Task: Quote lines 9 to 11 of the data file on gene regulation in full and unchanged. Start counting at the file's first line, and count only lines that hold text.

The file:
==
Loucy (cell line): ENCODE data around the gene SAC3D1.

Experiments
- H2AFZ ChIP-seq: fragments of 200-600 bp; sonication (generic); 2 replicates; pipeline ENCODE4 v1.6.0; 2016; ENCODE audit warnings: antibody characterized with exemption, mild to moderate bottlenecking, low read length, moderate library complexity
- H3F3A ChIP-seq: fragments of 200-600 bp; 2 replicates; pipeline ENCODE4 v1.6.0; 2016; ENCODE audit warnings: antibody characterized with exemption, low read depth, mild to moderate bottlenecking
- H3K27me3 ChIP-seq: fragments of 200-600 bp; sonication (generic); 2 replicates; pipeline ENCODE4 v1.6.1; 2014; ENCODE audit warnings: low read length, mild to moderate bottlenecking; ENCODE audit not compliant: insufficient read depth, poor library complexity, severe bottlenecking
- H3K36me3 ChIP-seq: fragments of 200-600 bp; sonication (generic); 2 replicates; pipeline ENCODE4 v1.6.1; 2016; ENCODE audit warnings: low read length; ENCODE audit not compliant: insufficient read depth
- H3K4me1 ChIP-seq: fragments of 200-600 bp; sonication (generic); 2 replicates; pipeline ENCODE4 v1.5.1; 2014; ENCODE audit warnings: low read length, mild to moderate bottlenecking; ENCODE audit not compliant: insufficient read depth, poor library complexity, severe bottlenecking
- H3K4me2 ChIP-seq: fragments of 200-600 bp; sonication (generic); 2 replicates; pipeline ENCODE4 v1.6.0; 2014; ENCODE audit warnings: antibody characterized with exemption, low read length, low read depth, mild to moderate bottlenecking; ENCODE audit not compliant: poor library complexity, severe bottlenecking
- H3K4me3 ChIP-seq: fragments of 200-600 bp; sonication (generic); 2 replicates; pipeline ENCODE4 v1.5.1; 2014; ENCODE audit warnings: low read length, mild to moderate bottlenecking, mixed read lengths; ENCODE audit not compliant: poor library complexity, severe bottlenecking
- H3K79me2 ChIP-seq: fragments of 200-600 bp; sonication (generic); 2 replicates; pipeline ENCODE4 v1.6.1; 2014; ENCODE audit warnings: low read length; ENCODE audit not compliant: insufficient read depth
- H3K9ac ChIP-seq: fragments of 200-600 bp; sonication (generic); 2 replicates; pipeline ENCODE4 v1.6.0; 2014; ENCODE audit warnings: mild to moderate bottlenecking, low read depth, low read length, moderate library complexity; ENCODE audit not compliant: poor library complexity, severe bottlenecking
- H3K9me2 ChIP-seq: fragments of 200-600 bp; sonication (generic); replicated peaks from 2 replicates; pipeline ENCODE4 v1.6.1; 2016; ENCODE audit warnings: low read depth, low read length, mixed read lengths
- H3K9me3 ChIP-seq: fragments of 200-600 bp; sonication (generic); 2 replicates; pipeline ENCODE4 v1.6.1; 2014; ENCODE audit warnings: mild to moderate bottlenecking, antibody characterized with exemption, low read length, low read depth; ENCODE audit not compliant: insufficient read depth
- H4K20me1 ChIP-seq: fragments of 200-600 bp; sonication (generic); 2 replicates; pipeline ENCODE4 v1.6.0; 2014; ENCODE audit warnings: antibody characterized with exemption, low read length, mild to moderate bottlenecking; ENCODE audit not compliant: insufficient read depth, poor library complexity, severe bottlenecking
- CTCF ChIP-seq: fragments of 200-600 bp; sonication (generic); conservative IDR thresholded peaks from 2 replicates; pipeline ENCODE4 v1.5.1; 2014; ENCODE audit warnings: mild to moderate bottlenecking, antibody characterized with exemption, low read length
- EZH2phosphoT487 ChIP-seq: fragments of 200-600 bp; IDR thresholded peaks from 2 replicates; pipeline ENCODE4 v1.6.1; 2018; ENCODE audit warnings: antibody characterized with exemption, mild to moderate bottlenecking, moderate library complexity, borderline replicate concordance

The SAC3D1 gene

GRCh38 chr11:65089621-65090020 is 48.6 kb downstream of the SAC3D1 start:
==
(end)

- H3K4me3 ChIP-seq: fragments of 200-600 bp; sonication (generic); 2 replicates; pipeline ENCODE4 v1.5.1; 2014; ENCODE audit warnings: low read length, mild to moderate bottlenecking, mixed read lengths; ENCODE audit not compliant: poor library complexity, severe bottlenecking
- H3K79me2 ChIP-seq: fragments of 200-600 bp; sonication (generic); 2 replicates; pipeline ENCODE4 v1.6.1; 2014; ENCODE audit warnings: low read length; ENCODE audit not compliant: insufficient read depth
- H3K9ac ChIP-seq: fragments of 200-600 bp; sonication (generic); 2 replicates; pipeline ENCODE4 v1.6.0; 2014; ENCODE audit warnings: mild to moderate bottlenecking, low read depth, low read length, moderate library complexity; ENCODE audit not compliant: poor library complexity, severe bottlenecking